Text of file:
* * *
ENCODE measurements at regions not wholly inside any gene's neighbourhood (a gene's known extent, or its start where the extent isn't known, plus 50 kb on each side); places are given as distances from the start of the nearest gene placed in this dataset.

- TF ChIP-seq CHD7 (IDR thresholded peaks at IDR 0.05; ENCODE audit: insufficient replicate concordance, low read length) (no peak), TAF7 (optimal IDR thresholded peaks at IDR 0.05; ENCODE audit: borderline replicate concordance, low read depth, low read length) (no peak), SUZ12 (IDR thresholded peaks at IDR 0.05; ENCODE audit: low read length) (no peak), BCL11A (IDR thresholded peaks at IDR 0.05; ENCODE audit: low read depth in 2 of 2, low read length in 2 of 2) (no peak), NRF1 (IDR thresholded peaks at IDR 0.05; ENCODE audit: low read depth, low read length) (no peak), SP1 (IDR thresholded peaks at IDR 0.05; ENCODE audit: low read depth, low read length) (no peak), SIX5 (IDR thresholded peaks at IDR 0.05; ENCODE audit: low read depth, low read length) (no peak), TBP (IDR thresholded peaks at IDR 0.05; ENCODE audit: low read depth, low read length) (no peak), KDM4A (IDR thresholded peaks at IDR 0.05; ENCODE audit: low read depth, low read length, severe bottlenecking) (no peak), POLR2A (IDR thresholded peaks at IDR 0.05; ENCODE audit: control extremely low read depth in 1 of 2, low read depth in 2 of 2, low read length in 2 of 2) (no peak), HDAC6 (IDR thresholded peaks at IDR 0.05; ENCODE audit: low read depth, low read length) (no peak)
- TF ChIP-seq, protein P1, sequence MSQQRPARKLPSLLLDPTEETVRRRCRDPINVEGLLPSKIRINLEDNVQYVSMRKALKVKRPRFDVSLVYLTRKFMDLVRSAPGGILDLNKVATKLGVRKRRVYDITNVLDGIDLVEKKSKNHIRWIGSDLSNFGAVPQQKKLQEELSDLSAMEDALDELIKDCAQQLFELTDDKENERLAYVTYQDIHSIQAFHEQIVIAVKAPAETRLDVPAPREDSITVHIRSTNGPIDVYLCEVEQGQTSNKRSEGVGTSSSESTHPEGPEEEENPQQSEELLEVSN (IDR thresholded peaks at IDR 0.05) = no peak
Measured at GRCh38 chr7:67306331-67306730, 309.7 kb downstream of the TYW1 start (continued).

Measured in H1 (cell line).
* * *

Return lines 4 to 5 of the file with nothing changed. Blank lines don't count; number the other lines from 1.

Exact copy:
Measured at GRCh38 chr7:67306331-67306730, 309.7 kb downstream of the TYW1 start (continued).

Measured in H1 (cell line).